As researchers, what are the ethics of documenting these interactions? How do we justify documenting people without their knowledge, for purposes yet unknown to us? If this is a formal academic course, what are the implications of bringing involuntary participants into our analysis? Into the discussion space?
For a while we stopped taking photographs.For the first half of the day we discussed these thorny issues – how do we not paralyze ourselves as researchers? collect rich data, while remaining aware of privacy issues? How do we preserve the activity, without compromising our ethics – especially when our participants are unaware of their participation. I suggested anonymization, this in itself created a very interesting visual aesthetic:
While we were grappling with the ethics, it was fascinating to see so many cameras out. Most people were perceiving these giant sculptures through the mediated interface of phone or camera. They were giving a frame to the artworks, and turning these moments into consumable snapshots for publics who are not co-located. Looking at themselves, as others looking at them. Consuming and producing visual culture.
This sousveillance offset our surveillance. Having our cameras out and taking photos in these spaces wasn’t invasive. More people had phones in their hands than not.
When we changed our mode of data collection in the later half of the day. From camera’s to more traditional modes of data collection: Observational drawing, fieldnote-taking, and mapping out spaces. This activity actually drew more attention. We were still, while all the people were moving around us. We watched the consumption of the images, reflected on the situation, and interpreted these moments on paper. A few people stopped to look over our shoulders at what we were doing. Us taking ourselves out of the “scene”, became more disruptive than our utilization of the invisible camera eye, which is quite at home in this ecology.
This process did allow us to reflect on many other aspects of this exhibition experience. Janus took notes trying to understand what people were feeling and thinking while documenting the space. Soon we were following the hashtags on instagram. How did his projected stories map us to people’s own stories? What were the ethics of this? Allowing social networks such as instagram to dictate the terms of engagement? Could we use these?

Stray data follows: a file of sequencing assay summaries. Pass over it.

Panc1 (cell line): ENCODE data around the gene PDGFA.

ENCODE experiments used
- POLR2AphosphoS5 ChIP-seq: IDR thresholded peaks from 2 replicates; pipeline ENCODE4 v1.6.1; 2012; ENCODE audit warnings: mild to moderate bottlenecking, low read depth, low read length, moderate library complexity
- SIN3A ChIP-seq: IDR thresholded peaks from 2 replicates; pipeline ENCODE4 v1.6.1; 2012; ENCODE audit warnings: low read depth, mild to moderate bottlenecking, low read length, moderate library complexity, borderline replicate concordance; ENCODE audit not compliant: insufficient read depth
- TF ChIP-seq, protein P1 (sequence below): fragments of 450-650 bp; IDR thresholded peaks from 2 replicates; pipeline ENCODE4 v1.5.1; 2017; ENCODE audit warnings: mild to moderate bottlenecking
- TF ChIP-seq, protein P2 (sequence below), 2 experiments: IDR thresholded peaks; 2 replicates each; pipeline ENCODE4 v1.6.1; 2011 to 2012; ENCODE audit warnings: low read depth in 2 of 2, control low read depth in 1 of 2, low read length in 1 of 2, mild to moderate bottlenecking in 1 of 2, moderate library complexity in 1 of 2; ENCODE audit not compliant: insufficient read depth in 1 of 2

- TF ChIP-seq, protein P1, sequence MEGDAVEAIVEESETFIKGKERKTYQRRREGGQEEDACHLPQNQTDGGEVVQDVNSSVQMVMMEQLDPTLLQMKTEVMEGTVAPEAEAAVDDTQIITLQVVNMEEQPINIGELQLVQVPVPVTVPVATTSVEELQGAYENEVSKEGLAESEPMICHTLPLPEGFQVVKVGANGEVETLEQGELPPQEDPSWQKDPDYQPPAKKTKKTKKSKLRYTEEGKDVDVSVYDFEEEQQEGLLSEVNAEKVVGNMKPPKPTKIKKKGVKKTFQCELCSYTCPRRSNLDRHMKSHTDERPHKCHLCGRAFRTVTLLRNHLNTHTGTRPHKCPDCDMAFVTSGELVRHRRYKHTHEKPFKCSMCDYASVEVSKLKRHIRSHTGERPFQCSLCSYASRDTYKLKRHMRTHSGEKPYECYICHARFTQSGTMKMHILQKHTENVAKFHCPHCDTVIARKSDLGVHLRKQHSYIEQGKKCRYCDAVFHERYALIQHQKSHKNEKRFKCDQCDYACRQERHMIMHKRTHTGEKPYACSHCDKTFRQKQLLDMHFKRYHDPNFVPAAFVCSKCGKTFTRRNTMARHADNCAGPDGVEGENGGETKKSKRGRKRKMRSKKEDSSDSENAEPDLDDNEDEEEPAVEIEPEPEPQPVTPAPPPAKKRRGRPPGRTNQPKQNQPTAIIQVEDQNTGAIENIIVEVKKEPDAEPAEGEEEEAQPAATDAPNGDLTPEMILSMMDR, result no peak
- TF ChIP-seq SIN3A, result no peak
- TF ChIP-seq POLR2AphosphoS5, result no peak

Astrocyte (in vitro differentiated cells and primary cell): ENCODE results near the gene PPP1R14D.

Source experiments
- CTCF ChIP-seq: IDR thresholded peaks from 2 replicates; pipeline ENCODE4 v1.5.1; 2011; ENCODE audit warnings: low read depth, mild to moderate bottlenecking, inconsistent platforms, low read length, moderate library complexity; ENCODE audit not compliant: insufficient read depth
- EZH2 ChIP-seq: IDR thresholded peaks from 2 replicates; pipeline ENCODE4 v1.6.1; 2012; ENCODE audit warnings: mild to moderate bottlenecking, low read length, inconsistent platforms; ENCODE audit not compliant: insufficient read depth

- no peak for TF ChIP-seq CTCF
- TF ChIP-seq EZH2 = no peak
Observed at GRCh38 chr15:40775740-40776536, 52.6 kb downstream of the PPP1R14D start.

At the end of the day we had many different modes of data collection. Anonymized photographs, photos of ourselves, illustrations, graphs, notes, and social network posts. Spoke to how the public activated and reproduced these sculptures as their own.
We were left with the question: How do we get participation from the public on their own terms? Started thinking around interesting ways of doing this as an experiment at Northside.
Thursday we presented this work back to the class, and had a few presentations from our academic rents. Annette spoke around ethics in visual research – and suggested a number of strategies for dealing with these issues. I was appeased.
Soon, we set off for Northside. The idea was that we had to discuss our themes/research questions with the lecturers, and have meetings at the festival each day so that we could talk around any issues that arose.
our team decided that we would look at how the people at the festival produced visuality. In other words, how are the people contributing, making, remixing, reproducing the visual aesthetics of the festival, and how that visual identity is particular/unique.
The first day was absolutely beautiful – the sun was out, everyone was dressed in summery clothes. Janus and I grabbed a sunny spot, drank some beers, and took notes. Helena was off looking at people too. But from the get go we decided that we would not be able to always be together. Especially as we were music fans, that also just really wanted to see the bands.
Eventually, the festival swept me away, and at 2am I walked home, in the exact opposite direction of where my lodgings were located, and spent about 2 and a half hours wandering the street of Aarhus – covering nearly 12 km, and falling into my bed at 4:30.